With the ever-growing number of cancer deaths worldwide, researchers have been working hard to identify the key reasons behind the failure of cancer therapies so the efficacy of those therapies may be improved. Based on extensive research activities and observations done by researchers, chemoresistance has been identified as a major contributor to the drastic number of deaths among cancer patients. Several factors have been linked to formation of chemoresistance, such as chemotherapy drug efflux, immunosuppression, and epithelial-mesenchymal transition (EMT). Lately, increasing evidence has shed light on the role of extracellular vesicles (EVs) in the regulation of chemoresistance. However, there is limited research into the possibility that inhibiting EV release or uptake in cancer cells may curb chemoresistance, allowing chemotherapy drugs to target cancer cells without restriction. Prominent inhibitors of EV uptake and release in cancer cells have been compiled and contrasted in this review. This is in the hope of sparking greater interest in the field of EV-mediated chemoresistance, as well as to provide an overview of the field for fundamental and clinical research communities, particularly in the field of cancer resistance research. In-depth studies of EV-mediated chemoresistance and EV inhibitors in cancer cells would spur significant improvement in cancer treatments which are currently available.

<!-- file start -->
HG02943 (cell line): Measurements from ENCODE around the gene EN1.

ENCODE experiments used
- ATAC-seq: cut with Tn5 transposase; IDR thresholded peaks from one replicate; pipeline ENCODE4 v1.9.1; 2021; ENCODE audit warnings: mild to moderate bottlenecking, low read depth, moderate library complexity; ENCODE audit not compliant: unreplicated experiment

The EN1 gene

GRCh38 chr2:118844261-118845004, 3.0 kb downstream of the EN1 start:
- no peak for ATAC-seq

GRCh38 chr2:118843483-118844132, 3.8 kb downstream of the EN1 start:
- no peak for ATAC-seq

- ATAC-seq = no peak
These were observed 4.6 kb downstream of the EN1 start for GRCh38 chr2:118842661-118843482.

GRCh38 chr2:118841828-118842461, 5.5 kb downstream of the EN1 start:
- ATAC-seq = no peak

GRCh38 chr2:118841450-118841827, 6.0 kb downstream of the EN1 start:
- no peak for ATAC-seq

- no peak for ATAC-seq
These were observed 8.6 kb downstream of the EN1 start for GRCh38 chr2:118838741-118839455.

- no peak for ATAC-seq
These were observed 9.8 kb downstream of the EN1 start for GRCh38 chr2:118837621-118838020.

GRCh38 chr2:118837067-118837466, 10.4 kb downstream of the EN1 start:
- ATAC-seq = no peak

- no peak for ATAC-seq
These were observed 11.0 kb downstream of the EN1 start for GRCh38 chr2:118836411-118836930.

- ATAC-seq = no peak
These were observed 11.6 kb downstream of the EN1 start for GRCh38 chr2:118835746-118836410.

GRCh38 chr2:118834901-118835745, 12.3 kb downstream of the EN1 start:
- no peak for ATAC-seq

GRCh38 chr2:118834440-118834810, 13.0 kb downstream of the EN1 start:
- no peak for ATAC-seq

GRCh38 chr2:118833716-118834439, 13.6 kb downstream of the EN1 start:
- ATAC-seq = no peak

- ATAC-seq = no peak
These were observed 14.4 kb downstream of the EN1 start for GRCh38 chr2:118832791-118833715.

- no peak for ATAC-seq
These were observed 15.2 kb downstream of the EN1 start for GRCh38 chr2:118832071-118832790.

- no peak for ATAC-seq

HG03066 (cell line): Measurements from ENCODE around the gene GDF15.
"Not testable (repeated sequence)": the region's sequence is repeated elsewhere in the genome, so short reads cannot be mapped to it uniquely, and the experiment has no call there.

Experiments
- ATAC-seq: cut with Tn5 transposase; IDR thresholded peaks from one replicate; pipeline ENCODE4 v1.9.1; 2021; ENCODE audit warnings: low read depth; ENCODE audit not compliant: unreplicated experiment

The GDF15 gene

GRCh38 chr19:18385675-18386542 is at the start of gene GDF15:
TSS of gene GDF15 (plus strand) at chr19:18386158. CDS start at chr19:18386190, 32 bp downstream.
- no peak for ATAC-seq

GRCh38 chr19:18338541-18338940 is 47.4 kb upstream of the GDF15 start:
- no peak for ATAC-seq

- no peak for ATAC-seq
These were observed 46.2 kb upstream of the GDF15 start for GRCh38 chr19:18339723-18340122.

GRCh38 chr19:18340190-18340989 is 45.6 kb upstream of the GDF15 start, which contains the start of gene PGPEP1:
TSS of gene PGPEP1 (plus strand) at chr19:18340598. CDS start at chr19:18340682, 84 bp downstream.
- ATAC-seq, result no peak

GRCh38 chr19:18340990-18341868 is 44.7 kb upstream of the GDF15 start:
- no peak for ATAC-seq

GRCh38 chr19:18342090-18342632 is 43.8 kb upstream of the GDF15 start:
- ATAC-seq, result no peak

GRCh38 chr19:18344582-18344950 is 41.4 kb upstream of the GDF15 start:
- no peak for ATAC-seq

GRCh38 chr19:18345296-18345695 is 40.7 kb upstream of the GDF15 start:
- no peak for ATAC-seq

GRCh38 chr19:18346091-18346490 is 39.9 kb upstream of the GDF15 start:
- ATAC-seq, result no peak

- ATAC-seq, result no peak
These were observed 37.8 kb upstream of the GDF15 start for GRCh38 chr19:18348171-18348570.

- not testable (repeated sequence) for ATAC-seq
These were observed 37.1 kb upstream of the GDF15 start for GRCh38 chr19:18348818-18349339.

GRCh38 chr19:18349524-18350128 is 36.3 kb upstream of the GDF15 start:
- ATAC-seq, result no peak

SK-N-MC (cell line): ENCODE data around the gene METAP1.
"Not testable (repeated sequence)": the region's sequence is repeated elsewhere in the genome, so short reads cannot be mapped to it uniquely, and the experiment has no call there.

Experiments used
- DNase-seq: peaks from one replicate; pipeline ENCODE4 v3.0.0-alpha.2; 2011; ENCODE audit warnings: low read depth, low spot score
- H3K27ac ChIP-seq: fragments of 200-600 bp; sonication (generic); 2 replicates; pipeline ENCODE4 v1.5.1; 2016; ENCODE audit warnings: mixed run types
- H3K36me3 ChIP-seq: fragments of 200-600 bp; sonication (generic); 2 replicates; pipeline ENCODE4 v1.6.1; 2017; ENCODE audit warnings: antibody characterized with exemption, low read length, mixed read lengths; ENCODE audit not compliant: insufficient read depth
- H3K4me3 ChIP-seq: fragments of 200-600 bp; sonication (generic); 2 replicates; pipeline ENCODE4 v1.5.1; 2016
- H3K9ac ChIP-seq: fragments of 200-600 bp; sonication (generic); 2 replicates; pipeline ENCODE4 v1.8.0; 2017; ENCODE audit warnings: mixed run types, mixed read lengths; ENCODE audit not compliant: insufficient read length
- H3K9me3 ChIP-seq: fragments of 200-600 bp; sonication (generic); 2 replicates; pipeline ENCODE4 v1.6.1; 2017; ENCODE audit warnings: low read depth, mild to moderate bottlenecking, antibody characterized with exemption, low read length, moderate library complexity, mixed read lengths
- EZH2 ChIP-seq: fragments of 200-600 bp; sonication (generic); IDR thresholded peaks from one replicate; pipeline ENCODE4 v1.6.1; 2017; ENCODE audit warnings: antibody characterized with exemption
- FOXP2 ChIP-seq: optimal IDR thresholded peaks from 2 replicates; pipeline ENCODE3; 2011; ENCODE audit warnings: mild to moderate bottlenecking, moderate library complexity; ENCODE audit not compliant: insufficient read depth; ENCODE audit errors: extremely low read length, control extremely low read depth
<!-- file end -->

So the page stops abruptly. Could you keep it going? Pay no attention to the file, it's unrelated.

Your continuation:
Summary of possible targets for the inhibition of EV biogenesis, release, and uptake